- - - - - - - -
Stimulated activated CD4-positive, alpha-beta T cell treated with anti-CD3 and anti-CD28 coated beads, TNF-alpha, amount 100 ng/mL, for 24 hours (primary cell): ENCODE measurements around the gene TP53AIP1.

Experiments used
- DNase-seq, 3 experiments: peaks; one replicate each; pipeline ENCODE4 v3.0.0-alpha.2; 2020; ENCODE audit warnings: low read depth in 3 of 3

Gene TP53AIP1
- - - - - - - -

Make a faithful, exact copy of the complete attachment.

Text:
Stimulated activated CD4-positive, alpha-beta T cell treated with anti-CD3 and anti-CD28 coated beads, TNF-alpha, amount 100 ng/mL, for 24 hours (primary cell): ENCODE measurements around the gene TP53AIP1.

Experiments used
- DNase-seq, 3 experiments: peaks; one replicate each; pipeline ENCODE4 v3.0.0-alpha.2; 2020; ENCODE audit warnings: low read depth in 3 of 3

Gene TP53AIP1